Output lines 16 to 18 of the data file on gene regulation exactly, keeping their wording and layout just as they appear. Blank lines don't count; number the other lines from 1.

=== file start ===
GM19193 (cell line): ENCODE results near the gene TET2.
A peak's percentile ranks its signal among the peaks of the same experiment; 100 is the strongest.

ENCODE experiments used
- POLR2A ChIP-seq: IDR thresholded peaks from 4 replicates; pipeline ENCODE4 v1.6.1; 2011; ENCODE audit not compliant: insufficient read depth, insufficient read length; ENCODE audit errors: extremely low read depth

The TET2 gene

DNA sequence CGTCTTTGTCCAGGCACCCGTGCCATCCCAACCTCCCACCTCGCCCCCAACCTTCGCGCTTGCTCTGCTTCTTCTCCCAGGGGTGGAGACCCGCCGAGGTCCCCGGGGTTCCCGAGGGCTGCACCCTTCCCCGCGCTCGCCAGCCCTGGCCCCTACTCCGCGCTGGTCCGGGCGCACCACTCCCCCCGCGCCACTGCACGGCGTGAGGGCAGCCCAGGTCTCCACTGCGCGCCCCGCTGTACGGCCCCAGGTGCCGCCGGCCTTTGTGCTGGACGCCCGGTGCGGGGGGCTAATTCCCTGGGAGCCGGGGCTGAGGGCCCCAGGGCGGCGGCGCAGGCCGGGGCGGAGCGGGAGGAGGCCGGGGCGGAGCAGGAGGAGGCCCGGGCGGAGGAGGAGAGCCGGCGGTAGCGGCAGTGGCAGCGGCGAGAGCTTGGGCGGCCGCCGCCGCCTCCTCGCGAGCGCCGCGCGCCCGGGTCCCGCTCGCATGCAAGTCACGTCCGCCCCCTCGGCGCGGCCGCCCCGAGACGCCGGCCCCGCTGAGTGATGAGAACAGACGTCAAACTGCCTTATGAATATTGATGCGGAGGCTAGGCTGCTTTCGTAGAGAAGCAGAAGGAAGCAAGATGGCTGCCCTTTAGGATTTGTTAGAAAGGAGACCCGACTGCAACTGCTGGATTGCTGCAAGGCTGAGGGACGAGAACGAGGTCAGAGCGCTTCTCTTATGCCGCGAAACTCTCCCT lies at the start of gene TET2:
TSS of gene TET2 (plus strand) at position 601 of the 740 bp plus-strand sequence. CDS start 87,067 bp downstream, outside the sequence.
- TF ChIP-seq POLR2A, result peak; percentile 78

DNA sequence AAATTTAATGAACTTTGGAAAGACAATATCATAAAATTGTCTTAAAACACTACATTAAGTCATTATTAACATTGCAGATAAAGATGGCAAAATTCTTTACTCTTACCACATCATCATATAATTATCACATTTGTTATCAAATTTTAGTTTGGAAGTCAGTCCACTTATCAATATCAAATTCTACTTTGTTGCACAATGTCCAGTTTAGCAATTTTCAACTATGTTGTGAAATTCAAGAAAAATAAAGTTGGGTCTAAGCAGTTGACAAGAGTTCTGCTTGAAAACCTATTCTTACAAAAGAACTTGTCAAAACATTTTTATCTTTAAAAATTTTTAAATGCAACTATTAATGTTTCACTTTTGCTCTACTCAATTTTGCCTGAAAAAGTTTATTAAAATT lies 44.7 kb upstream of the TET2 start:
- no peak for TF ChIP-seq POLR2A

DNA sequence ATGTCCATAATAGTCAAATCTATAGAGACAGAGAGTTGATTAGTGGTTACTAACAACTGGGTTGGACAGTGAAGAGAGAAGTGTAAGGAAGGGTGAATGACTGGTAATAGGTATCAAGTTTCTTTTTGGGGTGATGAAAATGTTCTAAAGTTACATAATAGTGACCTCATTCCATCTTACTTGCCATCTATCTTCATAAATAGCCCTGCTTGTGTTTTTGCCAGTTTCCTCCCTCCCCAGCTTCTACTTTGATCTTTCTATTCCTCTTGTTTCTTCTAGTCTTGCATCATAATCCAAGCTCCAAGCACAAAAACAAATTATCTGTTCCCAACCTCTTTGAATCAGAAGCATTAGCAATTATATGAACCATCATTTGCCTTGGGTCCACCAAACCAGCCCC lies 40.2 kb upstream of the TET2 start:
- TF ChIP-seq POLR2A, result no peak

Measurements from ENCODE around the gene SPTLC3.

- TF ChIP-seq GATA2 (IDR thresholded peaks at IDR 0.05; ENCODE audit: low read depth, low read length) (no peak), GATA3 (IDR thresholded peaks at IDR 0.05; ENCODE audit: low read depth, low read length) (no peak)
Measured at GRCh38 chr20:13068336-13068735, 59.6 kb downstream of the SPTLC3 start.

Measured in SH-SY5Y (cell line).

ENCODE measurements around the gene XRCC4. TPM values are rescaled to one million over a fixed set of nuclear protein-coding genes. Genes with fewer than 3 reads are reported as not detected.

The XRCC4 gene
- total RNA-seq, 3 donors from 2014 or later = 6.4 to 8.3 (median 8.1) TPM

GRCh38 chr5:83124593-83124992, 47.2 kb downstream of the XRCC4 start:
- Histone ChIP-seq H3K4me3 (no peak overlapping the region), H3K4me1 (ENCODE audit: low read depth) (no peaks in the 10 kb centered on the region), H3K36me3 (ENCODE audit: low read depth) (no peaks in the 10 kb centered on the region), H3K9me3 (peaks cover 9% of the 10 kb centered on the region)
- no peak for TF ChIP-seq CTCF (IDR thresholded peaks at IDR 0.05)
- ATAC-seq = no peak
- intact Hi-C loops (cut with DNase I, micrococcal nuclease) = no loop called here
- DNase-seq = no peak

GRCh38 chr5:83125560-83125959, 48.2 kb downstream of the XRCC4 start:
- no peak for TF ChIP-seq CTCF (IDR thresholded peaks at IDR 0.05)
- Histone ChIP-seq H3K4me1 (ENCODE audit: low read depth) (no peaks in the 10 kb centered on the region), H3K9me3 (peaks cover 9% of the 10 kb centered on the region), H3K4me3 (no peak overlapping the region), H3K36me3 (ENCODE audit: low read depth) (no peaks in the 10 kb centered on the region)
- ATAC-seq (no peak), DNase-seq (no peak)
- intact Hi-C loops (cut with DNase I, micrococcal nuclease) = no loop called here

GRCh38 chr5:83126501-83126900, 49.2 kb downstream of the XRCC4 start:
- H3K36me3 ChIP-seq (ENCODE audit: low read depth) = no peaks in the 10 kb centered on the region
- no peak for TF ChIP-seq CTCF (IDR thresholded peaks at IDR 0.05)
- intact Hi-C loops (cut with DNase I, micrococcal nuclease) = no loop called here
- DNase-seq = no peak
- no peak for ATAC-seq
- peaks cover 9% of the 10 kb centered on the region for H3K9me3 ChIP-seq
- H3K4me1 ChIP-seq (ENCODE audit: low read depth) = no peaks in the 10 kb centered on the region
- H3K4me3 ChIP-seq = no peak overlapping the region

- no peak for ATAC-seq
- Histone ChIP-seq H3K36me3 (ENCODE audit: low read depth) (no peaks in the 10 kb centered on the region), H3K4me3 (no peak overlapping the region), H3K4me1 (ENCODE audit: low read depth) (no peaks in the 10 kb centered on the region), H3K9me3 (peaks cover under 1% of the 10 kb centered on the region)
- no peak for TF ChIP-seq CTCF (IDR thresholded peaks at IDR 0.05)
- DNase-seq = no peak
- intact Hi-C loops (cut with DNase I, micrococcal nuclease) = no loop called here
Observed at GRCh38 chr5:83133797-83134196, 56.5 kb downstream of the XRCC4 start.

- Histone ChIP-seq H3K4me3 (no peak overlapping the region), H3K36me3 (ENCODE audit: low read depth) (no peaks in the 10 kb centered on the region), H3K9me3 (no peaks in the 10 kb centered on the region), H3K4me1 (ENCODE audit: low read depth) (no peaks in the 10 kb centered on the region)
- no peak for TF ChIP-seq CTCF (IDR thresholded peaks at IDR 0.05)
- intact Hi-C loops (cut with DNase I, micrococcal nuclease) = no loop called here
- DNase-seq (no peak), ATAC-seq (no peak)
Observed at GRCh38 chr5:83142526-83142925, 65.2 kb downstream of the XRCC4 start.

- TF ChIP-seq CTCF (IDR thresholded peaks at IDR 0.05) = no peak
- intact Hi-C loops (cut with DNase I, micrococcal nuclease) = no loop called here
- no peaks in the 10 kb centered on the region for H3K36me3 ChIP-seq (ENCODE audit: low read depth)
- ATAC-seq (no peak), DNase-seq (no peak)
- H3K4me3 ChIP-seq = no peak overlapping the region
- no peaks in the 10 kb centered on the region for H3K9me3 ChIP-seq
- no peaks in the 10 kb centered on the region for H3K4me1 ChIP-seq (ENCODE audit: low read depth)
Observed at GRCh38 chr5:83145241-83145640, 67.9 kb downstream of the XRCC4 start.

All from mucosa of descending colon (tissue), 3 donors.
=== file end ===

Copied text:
Measured in SH-SY5Y (cell line).

ENCODE measurements around the gene XRCC4. TPM values are rescaled to one million over a fixed set of nuclear protein-coding genes. Genes with fewer than 3 reads are reported as not detected.

The XRCC4 gene